The kin-kou (engraved), a large drum fixed on a pedestal which raises it above six feet from the ground, is embellished with symbolical designs. A similar drum on which natural phenomena are depicted is called lei-kou; and another of the kind, with figures of certain birds and beasts which are regarded as symbols of long life, is called ling-kou, and also lou-kou.
Another curious wind-instrument of high antiquity, the cheng, is still in use. Formerly it had either 13, 19, or 24 tubes, placed in a calabash; and a long curved tube served as a mouth-piece. In olden time it was called yu.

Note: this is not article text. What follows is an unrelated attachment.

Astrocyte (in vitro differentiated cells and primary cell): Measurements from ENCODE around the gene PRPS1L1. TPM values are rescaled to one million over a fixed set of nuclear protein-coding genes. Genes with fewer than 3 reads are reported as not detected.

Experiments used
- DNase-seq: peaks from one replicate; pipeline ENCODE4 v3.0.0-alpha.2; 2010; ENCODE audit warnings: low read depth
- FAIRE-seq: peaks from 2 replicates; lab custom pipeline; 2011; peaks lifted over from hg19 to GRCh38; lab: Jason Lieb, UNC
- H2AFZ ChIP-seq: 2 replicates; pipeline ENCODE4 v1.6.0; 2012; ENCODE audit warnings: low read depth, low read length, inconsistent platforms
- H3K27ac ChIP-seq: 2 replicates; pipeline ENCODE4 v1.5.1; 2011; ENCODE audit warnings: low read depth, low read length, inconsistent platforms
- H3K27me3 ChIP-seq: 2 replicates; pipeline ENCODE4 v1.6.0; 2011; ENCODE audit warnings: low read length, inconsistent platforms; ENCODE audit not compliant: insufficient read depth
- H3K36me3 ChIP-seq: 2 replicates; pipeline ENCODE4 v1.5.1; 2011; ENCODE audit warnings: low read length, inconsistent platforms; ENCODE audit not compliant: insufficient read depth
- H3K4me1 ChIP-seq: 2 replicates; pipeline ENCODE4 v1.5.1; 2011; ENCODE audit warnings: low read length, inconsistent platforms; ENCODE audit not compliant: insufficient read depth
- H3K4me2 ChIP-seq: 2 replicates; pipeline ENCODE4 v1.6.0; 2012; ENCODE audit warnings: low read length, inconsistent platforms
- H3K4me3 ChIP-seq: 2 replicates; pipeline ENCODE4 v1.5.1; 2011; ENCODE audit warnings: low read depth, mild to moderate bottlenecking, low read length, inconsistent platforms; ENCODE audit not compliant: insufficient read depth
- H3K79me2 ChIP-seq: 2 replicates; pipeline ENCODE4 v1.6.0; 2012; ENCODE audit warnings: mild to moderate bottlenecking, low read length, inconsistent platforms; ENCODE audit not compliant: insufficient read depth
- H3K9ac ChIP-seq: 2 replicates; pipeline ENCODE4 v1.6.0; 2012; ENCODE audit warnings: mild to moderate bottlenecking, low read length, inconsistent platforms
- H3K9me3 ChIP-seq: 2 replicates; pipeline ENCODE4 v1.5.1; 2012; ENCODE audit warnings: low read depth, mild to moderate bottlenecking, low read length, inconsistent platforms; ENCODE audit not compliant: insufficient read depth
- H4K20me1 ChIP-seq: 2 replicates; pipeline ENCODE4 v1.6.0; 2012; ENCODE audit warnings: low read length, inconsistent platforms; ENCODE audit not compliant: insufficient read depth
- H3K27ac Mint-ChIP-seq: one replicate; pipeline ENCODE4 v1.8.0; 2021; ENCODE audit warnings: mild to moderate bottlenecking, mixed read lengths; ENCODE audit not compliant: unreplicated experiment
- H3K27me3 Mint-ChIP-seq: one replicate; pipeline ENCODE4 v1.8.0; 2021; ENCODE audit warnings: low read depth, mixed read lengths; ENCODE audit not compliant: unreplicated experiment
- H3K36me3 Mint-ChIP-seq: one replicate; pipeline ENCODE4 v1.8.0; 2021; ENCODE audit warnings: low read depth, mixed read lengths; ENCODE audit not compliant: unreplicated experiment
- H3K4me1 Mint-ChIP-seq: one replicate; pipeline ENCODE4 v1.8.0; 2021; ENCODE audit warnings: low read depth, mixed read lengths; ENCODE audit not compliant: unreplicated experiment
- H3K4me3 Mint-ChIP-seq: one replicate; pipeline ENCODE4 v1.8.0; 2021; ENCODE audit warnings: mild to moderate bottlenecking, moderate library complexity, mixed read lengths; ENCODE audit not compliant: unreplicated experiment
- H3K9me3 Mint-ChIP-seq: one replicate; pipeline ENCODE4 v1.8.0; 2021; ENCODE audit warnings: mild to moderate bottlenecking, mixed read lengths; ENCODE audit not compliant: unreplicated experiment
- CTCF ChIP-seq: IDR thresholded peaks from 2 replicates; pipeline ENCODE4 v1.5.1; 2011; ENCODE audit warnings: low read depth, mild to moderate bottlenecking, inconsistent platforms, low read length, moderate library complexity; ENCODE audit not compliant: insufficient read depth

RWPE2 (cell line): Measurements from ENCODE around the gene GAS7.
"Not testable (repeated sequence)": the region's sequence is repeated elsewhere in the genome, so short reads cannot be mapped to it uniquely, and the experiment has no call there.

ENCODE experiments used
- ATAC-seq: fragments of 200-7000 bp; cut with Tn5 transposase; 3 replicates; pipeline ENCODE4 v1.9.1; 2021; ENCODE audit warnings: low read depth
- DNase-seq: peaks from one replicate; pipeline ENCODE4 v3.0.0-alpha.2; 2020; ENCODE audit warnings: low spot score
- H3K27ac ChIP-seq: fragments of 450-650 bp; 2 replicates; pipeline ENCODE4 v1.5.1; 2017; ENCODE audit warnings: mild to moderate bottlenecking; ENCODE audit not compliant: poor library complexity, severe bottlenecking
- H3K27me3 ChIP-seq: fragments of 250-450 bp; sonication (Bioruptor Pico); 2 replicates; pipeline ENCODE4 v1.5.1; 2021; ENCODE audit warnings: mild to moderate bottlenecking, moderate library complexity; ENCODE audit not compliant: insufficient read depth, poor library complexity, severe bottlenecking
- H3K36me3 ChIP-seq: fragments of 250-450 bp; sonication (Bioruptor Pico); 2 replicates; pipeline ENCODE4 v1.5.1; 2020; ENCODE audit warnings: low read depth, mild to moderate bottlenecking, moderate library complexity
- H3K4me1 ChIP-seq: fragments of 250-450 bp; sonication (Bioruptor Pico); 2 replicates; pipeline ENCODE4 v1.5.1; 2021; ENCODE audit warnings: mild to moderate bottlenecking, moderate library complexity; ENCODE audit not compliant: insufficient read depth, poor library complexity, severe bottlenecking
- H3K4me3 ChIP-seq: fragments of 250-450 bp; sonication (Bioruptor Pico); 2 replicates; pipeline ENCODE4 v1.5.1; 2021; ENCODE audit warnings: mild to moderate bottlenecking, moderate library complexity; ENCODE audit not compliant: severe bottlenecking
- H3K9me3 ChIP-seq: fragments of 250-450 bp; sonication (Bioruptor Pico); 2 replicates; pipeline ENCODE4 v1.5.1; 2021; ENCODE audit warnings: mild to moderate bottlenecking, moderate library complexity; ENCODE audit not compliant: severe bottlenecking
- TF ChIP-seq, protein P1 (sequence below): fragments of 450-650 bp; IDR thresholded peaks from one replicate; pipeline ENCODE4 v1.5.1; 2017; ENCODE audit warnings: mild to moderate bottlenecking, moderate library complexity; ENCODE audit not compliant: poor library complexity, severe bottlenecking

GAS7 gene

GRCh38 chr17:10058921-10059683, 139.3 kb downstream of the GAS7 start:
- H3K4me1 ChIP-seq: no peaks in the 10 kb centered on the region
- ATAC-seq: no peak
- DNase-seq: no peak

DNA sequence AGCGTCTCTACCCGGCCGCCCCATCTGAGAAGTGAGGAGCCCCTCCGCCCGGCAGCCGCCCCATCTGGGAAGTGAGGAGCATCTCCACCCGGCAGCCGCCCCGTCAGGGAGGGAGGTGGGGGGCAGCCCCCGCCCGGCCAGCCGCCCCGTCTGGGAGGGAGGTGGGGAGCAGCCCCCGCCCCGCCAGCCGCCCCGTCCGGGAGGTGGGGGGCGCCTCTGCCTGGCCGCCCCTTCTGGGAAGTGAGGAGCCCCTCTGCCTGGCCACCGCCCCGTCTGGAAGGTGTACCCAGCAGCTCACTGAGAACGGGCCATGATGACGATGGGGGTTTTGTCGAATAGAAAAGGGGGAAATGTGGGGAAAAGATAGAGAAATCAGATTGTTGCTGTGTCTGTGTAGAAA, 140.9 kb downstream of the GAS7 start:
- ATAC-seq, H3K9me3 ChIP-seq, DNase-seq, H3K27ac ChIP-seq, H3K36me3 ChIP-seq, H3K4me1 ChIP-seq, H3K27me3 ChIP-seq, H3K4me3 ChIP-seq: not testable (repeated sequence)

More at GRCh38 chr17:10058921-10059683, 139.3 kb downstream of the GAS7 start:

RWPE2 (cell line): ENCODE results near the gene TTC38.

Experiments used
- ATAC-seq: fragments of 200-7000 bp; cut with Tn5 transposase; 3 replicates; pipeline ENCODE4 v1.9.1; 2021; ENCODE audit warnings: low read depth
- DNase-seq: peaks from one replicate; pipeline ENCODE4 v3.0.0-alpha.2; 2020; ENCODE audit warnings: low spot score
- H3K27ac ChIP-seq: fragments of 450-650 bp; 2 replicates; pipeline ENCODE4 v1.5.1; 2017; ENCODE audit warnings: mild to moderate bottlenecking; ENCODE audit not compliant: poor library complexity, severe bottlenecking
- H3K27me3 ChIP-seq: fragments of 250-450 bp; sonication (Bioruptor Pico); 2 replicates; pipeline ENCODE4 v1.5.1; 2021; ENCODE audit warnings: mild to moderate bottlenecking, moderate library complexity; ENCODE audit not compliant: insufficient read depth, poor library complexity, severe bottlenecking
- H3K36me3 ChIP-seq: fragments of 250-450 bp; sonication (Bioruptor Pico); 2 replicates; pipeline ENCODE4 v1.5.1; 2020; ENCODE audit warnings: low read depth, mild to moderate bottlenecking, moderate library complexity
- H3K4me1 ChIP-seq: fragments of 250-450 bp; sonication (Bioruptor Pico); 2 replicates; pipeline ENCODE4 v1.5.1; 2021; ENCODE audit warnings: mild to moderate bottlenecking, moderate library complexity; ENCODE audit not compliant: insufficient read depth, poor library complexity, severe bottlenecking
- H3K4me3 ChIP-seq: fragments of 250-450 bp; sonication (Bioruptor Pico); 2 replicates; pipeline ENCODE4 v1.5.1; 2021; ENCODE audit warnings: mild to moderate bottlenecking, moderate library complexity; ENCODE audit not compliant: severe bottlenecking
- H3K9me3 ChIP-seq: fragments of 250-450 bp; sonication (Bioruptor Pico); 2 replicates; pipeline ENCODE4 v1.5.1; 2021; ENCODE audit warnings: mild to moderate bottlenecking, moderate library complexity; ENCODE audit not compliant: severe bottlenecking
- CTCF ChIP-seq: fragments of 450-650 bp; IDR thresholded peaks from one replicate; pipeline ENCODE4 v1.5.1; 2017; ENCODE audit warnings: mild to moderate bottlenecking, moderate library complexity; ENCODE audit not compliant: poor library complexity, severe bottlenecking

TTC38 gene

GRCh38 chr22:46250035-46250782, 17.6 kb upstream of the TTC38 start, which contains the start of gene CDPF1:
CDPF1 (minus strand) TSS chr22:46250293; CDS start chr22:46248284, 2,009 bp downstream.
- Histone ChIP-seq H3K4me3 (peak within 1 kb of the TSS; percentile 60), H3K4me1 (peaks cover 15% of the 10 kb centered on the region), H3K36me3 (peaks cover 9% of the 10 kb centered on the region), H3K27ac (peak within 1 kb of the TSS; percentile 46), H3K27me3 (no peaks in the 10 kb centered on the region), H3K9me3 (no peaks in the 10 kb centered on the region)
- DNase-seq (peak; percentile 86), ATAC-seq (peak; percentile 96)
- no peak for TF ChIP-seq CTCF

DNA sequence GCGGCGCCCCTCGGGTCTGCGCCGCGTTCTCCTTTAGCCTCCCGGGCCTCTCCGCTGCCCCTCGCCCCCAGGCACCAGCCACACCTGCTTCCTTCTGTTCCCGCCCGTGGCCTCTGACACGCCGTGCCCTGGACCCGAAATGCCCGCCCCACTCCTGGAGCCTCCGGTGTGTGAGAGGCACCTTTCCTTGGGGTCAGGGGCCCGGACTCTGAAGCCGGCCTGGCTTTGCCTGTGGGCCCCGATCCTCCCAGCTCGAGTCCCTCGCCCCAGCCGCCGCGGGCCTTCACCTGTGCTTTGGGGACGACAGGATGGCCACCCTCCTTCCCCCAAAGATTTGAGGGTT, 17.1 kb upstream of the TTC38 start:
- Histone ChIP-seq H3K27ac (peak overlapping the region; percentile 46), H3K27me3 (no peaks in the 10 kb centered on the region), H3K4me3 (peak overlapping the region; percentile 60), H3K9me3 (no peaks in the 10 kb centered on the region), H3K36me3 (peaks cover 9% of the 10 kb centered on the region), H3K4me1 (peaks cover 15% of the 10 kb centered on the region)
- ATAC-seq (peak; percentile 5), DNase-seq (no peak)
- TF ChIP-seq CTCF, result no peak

According to their records, the Chinese possessed their much-esteemed king 2200 years before our Christian era, and employed it for accompanying songs of praise. It was regarded as a sacred instrument. During religious observances at the solemn moment when the king was sounded sticks of incense were burnt. It was likewise played before the emperor early in the morning when he awoke. The Chinese have long since constructed various kinds of the king, one of which is here engraved, by using different species of stones. Their most famous stone selected for this purpose is called yu. It is not only very sonorous but also beautiful in appearance. The yu is found in mountain streams and crevices of rocks. The largest specimens found measure from two to three feet in diameter, but of this size examples rarely occur. The yu is very hard and heavy. Some European mineralogists, to whom the missionaries transmitted specimens for examination, pronounce it to be a species of agate. It is found of different colours, and the Chinese appear to have preferred in different centuries particular colours for the king.